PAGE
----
[gov3009-l] Applied Stats Wkshop: Daniel Ho this Wed@noon

adiamond@fas.harvard.edu adiamond@fas.harvard.edu
Sun, 7 Dec 2003 19:50:00 -0500

Research Workshop in Applied Statistics
Please join us this Wednesday @ noon at CBRSS,
the Center for Basic Research in the Social Sciences,
34 Kirkland St., Rm 22, 
for a presentation by Daniel E. Ho:
"Shaken, Not Stirred: Evidence on Ballot Order Effects 
from the California Alphabet Lottery, 1982 - 2002"
(coauthored with Kosuke Imai)

We answer the longstanding question of whether the name order of candidates on 
ballots affects election outcomes by analyzing a rare natural experiment. 
Since 1975, California law has mandated randomizing the ballot order for 
statewide offices with a lottery, wherein the letters of the alphabet would 
be "shaken vigorously" in a container. Previous studies, relying 
overwhelmingly on non-randomized data, have reached no consensus on whether 
ballot order effects even exist. Our analysis of statewide elections from 1982 
to 2002 reveals that in general elections ballot order significantly impacts 
minor party candidates, while having inconclusive effects on major party 
candidates. In primaries, however, being listed first benefits all parties. 
Major party candidates generally gain one to three percentage points, while 
minor party candidates may double their vote shares. In both general and 
primary elections, we find the largest effect for nonpartisan races where 
candidates in first position gain three percentage points. 

As always, lunch will be provided.

Contact information, the current schedule, and previous presentations may be
found at the course web site: http://www.courses.fas.harvard.edu/~gov3009/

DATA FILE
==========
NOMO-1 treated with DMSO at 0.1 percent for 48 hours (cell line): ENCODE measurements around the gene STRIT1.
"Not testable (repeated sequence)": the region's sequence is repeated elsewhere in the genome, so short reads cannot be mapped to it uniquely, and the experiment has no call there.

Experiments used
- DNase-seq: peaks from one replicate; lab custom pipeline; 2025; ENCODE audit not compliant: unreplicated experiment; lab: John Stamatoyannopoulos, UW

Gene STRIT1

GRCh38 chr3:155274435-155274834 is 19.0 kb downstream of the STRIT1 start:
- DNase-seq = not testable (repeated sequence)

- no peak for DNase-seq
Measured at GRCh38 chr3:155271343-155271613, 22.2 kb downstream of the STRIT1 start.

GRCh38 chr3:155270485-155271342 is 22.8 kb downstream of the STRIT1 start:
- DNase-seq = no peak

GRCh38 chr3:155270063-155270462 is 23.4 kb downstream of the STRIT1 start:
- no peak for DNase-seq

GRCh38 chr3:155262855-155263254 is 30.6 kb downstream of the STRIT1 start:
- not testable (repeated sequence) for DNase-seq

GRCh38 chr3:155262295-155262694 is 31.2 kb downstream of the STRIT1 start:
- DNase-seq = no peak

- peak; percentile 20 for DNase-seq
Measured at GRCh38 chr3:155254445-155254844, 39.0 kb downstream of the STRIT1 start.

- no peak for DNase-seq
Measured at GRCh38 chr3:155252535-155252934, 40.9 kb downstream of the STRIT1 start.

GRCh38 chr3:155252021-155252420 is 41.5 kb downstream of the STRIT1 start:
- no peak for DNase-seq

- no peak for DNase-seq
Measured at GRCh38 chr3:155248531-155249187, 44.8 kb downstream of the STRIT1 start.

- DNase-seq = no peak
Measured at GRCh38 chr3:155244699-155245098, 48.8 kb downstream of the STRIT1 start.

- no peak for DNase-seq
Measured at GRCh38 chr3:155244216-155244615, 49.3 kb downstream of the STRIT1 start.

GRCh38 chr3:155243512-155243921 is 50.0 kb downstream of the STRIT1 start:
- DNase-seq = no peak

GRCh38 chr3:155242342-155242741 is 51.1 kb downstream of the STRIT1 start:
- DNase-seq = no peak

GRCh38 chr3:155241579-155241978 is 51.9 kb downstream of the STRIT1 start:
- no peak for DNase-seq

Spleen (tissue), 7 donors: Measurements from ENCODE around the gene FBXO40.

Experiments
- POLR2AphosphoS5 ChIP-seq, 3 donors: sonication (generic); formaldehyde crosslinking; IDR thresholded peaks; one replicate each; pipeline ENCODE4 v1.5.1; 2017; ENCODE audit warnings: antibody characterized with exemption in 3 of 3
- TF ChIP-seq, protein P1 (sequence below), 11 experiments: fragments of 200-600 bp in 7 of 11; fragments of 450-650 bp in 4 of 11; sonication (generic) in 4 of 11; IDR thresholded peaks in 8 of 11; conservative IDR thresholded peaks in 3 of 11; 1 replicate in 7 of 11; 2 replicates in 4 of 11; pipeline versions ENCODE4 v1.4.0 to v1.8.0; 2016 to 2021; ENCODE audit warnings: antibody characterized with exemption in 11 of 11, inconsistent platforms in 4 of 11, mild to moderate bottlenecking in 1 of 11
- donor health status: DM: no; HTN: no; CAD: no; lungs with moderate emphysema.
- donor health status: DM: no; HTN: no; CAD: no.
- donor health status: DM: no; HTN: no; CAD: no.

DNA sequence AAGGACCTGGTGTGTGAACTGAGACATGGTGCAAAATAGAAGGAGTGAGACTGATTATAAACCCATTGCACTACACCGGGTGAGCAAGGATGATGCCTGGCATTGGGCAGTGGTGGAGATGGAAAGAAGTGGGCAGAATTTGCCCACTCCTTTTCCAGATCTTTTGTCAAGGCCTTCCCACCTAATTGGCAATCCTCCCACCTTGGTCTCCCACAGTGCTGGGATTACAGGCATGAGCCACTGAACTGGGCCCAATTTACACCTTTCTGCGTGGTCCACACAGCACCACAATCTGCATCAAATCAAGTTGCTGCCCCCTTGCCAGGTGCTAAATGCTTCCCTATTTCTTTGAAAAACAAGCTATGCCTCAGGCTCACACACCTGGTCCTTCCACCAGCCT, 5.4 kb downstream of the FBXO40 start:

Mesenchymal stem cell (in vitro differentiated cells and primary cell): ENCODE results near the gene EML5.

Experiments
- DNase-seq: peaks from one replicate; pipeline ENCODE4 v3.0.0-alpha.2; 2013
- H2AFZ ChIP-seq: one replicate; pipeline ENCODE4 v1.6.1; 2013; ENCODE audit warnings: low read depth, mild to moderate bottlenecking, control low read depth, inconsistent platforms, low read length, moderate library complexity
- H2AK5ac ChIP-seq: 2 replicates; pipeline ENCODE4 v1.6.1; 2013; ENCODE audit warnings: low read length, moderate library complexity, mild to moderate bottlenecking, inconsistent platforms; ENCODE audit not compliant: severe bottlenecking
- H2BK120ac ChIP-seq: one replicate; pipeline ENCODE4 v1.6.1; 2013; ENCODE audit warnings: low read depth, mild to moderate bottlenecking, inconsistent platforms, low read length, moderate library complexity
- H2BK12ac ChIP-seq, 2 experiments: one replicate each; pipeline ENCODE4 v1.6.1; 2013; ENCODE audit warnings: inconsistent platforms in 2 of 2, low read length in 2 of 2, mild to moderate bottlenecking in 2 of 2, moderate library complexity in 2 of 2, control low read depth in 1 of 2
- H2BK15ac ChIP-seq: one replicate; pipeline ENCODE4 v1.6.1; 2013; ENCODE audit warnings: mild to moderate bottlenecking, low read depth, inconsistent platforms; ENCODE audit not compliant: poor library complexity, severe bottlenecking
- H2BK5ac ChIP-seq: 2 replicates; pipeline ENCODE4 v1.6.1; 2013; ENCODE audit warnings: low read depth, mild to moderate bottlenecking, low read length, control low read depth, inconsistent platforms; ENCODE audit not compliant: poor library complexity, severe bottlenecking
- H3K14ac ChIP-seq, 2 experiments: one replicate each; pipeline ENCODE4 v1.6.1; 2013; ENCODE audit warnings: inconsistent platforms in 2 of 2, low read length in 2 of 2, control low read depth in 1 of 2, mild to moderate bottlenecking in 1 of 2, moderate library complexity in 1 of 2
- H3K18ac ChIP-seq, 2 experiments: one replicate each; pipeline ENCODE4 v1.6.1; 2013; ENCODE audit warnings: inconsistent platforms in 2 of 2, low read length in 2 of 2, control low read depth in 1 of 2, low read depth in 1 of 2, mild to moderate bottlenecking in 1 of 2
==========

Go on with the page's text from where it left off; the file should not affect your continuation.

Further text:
The Research Workshop in Applied Statistics is a forum for graduate
students, faculty, and visiting scholars to present and discuss work
in progress and exchange ideas.  It is intended as a tour of Harvard's
statistical innovations and applications with weekly stops in
different disciplines such as economics, epidemiology, medicine,
political science, psychology, public policy, public health, sociology
and statistics.  The topics of papers presented in previous years
included missing data, survey analysis, Bayesian simulation, sample
selection, and models for election and portfolio choice. Faculty and
student participants in the workshop present their current projects,
and guest speakers also give occasional presentations. The workshop
provides an excellent opportunity for informal interaction between
graduate students and faculty from a variety of disciplines. Course
credit is available for students as either an upper-level Government
or Sociology class. Lunch is provided.

If you are interested, note that all events are held at noon, in Room 22,
Center for Basic Research in Social Sciences (CBRSS, 34 Kirkland St., this is
the yellow building across the street from William James Hall).
Contact information and previous presentations may be found at the course web
site: http://www.courses.fas.harvard.edu/~gov3009/

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